Sunday, September 30, 2012

Autumn Birding At Paradise Meadows

Today we headed up to Strathcona Park near Courtenay, BC, and walked around the loop trail at Paradise Meadows. Although the hideously developed nearby ski resort at Mt. Washington has badly degraded the overall character of this area, and put serious strain on the local wildlife by directing thousands of urbanites into the back country, this is still a wonderful hike. The broken, sub-alpine forest, meadows, and wetlands along the trail, backed by the spectacular peaks of Strathcona Park, offer some of the most beautiful scenery on this coast.   

Birding here is always interesting, even though the number of birds can be low, and the diversity is far less than what one would find at lower elevations in this region. Not only are there a few species here not often fond at lower elevations on Vancouver Island, but during Autumn migration, it is possible to get some species here which one only rarely encounters at sea level. This was the case today, with some great migrants noted flying over this area. Unfortunately, we were not able to locate the Three-toed Woodpecker, a local specialty of this site. We did though, observe a somewhat late Baird's Sandpiper feeding along the edge of a small pond, and had both Gray-crowned Rosy-Finches and Horned Larks flying over. All great birds for anywhere in this area. If nothing else, it's always fun dealing with the Gray Jays and Steller's Jays following you, hoping for a hand-out.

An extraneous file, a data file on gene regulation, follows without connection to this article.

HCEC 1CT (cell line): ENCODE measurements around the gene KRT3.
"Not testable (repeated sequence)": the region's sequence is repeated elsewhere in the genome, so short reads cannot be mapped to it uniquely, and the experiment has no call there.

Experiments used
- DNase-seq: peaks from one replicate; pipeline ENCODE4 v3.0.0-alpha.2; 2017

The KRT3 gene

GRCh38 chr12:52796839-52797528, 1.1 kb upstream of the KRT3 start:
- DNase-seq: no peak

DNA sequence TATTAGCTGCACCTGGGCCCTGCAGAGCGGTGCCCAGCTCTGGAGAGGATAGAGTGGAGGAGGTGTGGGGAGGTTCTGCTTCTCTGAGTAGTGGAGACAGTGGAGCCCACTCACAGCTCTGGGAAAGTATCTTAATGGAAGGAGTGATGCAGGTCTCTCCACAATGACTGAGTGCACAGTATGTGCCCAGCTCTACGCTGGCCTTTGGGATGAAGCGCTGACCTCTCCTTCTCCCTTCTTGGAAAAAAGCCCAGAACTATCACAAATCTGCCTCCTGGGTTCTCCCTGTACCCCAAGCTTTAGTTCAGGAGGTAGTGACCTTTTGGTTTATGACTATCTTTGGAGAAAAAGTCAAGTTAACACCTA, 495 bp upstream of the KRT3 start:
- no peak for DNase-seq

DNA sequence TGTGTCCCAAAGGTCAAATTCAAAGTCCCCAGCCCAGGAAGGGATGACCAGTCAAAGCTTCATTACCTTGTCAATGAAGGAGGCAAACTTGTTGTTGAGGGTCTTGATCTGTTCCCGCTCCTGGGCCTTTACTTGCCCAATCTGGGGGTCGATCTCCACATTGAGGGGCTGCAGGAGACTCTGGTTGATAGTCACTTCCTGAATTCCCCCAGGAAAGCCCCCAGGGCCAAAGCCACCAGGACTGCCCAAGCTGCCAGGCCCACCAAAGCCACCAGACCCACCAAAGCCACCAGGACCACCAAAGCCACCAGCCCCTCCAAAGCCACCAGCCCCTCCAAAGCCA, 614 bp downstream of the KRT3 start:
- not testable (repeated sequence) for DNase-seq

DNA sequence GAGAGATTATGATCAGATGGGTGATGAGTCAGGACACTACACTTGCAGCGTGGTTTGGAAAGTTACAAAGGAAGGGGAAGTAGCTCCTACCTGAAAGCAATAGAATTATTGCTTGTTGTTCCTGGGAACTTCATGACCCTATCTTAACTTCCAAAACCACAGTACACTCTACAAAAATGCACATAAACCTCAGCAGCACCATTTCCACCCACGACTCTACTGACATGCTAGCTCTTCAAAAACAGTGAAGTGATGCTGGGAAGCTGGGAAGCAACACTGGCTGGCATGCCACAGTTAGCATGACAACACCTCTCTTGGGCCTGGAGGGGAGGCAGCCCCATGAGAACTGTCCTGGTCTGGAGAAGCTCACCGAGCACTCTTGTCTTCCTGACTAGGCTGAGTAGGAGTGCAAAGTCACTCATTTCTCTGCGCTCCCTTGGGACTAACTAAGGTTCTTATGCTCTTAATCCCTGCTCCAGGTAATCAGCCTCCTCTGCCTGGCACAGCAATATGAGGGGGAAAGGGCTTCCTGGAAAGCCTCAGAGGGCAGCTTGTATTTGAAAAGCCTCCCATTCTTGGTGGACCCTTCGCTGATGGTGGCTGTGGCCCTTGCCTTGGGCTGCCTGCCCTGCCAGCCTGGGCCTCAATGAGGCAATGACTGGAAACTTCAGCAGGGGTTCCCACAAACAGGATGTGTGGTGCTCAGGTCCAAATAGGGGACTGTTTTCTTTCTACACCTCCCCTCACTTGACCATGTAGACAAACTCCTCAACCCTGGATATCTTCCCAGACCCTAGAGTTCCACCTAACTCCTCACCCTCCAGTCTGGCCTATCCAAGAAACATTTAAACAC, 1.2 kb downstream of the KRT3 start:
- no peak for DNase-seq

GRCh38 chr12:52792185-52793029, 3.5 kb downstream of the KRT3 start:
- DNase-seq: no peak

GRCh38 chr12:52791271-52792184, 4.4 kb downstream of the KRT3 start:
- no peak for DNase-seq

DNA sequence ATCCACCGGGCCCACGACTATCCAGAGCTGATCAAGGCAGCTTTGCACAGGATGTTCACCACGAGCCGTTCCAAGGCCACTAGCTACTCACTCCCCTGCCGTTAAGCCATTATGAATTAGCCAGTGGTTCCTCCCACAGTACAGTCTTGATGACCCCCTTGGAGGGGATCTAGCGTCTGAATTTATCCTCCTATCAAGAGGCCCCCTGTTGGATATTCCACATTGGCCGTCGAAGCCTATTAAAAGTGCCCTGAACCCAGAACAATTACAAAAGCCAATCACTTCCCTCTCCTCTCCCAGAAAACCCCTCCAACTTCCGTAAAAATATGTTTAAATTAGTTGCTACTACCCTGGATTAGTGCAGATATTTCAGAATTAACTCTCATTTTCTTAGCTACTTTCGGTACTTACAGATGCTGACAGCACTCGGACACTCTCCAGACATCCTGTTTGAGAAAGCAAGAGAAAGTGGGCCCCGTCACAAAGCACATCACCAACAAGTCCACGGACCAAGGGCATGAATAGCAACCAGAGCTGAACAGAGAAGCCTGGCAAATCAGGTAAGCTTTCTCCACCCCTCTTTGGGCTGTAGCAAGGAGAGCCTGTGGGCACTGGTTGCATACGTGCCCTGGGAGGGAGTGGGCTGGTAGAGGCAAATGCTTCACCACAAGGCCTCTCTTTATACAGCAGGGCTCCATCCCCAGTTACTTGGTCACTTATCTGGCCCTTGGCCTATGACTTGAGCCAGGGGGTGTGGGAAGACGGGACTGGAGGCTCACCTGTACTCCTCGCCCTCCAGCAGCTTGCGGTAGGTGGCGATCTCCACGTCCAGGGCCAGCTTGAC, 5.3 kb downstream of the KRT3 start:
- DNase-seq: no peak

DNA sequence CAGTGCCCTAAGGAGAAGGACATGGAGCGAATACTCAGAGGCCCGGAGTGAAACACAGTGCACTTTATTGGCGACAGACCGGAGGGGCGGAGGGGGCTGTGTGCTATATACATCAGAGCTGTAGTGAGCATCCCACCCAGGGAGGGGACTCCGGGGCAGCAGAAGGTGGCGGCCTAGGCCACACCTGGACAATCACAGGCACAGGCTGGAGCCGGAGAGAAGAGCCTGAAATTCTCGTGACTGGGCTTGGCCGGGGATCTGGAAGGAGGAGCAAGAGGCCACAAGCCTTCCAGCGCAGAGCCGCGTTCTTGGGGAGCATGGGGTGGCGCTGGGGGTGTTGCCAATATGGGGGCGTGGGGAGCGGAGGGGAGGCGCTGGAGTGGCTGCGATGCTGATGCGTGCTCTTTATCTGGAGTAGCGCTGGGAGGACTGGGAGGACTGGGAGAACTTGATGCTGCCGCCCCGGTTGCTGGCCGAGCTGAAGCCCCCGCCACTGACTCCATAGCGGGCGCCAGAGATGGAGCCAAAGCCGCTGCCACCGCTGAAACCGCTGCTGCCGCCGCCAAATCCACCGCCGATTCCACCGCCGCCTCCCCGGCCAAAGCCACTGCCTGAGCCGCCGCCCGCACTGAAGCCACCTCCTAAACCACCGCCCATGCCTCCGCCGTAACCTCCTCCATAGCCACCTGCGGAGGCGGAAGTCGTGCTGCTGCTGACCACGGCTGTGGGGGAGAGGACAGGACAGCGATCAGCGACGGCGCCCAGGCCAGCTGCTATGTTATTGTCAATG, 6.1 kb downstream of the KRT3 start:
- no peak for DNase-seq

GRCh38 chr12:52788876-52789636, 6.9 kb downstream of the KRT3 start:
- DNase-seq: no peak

Birds noted on the Paradise Meadows Loop Trail today;

Sharp-shinned Hawk: 1
Baird's Sandpiper: 1
Belted Kingfisher: 1
Red-breasted Sapsucker: 1
Hairy Woodpecker: 2
Northern Flicker: 1
Gray Jay: 22
Steller's Jay: 6
Common Raven: 7
Horned Lark: 3
Chestnut-backed Chickadee: 22
Red-breasted Nuthatch: 10
Golden-crowned Kinglet: 26
Ruby-crowned Kinglet: 4
Hermit Thrush: 2
American Robin: 72
Varied Thrush: 6
American Pipit: 25
Fox Sparrow: 2
Dark-eyed Junco: 18
Gray-crowned Rosy-Finch: 5
Red Crossbill: 50+-
Pine Siskin: 250+-


Jeremy Gatten said...

I know Baird's end up in the alpine during migration in the interior, but I was wondering what your experience is with them at higher elevations on the Island. I wish I could find a Grey-crowned Rosy-Finch in Victoria. That will have to wait until I'm back from Fort McMurray - the best birds I get to see right now are American Tree Sparrows and Sharp-tailed Grouse.

Abu Anka said...

Sounds like Fort McMurray is birdier than Moorecroft Regional Park is.....

I have heard of quite a few sightings of Baird's Sandpiper in higher elevation areas of VI over the years. Hiking friends have sent me photos, not only from snowfields, but also from wet meadows, and even rocky outcrops in heather fields. I've seen them in wet meadow situations at high altitudes on VI only once before (Elkhorn Mt.) but I have seen them in alpine in the interior a half-dozen times? Of all the sandpipers, this is the one I have seen in the widest variety of habitats on VI.